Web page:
‘Follow the way of love and eagerly desire gifts of the Spirit, especially prophecy.’
Stacking chairs is important, as is every other practical calling of God, These are part and parcel of how each of us is called to serve – according to our make-up as a person, contributing to the working of the community we belong to. But these are not in the same category as the ‘charis’ gifts of the Spirit, which every believer is called to flow in, regardless of their practical gifts and other forms of service. Take Philip, for example, who in the early church was chosen as a deacon – one who oversees the administrative tasks in the church. Acts 6:1-6,
In those days when the number of disciples was increasing, the Hellenistic Jews among them complained against the Hebraic Jews because their widows were being overlooked in the daily distribution of food. So the Twelve gathered all the disciples together and said, ‘It would not be right for us to neglect the ministry of the word of God in order to wait on tables. Brothers and sisters, choose seven men from among you who are known to be full of the Spirit and wisdom. We will turn this responsibility over to them and will give our attention to prayer and the ministry of the word.’
This proposal pleased the whole group. They chose Stephen, a man full of faith and of the Holy Spirit; also Philip, Procorus, Nicanor, Timon, Parmenas, and Nicolas from Antioch, a convert to Judaism. They presented these men to the apostles, who prayed and laid their hands on them.
To qualify to wait on tables, those chosen to become deacons were first of all ‘known to be full of the Holy Spirit’. Acts shows us more of two of these seven. Stephen is described in verse 8 as:
‘…a man full of God’s grace and power [who] performed great wonders and signs among the people.’
In chapter 8, Philip is described similarly, and in a later passage teleports out to the desert and leads a high-ranking Ethiopian official to the Lord, which as far as anyone knows is how the Gospel first reached Africa.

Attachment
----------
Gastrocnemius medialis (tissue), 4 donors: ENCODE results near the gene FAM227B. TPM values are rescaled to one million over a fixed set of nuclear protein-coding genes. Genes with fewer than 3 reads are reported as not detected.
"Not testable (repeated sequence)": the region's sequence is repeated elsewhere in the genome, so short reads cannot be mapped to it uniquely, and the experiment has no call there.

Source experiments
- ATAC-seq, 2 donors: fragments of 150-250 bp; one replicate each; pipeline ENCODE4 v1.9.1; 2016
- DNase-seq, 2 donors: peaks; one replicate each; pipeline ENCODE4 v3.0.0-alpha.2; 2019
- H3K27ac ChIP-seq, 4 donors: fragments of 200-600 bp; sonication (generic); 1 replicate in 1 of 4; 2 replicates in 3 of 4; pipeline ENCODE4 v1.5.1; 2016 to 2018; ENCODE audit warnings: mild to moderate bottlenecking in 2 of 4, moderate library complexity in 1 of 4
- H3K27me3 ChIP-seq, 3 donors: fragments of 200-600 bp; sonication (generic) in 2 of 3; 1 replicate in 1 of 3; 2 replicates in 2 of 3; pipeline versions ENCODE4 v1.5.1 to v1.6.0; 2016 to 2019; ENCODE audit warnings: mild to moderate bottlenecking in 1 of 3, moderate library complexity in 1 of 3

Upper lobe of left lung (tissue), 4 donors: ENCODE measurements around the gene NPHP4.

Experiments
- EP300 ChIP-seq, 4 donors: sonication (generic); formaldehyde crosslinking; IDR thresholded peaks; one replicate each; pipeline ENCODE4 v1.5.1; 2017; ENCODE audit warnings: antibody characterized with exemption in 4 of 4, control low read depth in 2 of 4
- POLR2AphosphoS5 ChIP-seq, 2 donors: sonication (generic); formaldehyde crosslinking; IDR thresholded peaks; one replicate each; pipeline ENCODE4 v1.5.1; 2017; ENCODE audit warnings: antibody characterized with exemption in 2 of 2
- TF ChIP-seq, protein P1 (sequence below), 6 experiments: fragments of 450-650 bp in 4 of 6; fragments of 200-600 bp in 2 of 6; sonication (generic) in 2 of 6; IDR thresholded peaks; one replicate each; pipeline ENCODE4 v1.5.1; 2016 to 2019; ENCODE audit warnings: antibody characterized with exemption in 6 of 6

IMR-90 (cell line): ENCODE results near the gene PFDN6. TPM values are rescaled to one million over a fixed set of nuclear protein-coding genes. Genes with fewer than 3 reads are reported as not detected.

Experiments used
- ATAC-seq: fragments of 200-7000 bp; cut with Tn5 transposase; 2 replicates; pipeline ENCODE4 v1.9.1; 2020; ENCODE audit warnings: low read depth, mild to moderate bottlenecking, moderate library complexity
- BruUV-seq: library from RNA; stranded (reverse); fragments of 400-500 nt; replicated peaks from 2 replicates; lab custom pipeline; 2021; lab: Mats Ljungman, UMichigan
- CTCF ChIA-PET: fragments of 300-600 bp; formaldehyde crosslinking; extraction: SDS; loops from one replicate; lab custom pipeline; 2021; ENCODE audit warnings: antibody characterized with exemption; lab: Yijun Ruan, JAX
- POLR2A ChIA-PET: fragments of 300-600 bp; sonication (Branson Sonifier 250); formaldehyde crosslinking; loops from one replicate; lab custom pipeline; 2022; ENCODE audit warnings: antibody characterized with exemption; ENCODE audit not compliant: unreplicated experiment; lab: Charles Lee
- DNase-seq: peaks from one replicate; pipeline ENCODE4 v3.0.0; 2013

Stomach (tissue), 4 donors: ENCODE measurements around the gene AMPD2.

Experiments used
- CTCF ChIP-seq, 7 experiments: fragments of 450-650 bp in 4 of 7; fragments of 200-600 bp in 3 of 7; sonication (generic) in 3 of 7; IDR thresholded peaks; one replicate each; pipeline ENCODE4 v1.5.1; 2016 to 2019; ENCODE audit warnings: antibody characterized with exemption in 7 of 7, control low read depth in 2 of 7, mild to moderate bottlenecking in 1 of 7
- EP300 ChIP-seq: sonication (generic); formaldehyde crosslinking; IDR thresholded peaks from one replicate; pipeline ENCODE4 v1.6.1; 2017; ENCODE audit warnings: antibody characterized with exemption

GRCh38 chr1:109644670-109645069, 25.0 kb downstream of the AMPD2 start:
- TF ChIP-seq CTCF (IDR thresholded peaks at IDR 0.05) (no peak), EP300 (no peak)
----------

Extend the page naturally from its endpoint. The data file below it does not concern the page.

No matter your method of service, albeit the most unseen of practical tasks, you are called to be full of the Holy Spirit and lead a life characterized by the direct intervention of the Holy Spirit in people’s lives, through you. That might seem like a world away from where you are now, but that’s ok – we all need a promised land to yearn for; something to pray for, and seek with all our hearts.
Why should we seek all this? Because in doing so you will know God as you have never done before. You will feel his love and compassion in tangible ways, and see people’s lives changed. Your faith will become about all the people God uses you to help, instead of insular and riddled with self-measurement.
I received the promise of God. I moved from dry, experientially empty faith to a life of spiritual abundance. I bathe in the love and presence of God every day, and use his power to help people, as his Spirit leads.
What is the Holy Spirit calling you to dream for? To believe for? Remember – he is able to do more than you can ask or imagine.
If you want to delve more deeply into this topic, I delivered a talk during lockdown.
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8/12/2022 7:55:19 PM